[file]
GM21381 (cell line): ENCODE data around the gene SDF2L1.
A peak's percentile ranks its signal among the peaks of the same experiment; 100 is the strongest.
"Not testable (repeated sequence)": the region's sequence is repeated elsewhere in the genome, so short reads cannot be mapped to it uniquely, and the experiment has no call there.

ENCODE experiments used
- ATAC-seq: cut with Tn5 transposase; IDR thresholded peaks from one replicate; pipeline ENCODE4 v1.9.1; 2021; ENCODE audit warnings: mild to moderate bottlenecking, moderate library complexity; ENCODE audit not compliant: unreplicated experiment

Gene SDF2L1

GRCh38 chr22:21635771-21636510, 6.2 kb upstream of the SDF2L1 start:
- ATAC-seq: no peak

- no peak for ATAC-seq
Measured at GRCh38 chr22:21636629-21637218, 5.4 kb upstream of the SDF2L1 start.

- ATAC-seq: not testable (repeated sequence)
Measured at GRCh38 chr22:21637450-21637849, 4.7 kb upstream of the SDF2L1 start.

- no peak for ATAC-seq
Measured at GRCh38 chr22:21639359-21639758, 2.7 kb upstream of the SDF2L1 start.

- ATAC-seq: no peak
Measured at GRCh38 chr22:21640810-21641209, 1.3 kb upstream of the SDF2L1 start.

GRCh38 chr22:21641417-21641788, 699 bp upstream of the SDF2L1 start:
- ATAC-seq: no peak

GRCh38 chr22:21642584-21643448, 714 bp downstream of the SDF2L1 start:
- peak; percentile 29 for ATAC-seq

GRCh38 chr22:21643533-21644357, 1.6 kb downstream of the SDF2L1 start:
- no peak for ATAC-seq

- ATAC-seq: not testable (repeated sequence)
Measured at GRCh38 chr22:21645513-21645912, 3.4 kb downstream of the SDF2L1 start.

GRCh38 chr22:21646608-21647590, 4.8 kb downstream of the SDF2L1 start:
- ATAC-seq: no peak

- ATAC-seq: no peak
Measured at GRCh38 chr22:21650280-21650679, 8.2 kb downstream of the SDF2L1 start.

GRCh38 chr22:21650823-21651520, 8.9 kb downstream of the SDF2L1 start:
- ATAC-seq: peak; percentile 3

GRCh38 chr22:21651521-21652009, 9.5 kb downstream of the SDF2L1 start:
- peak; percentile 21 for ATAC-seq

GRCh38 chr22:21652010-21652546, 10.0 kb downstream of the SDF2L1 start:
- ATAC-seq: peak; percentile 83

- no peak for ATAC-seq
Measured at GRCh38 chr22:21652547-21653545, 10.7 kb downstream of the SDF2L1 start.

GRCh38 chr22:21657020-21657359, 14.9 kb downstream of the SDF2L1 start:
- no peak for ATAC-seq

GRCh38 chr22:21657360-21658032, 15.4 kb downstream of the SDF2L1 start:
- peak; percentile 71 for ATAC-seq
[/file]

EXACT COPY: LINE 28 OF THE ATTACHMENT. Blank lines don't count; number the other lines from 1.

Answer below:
Measured at GRCh38 chr22:21650280-21650679, 8.2 kb downstream of the SDF2L1 start.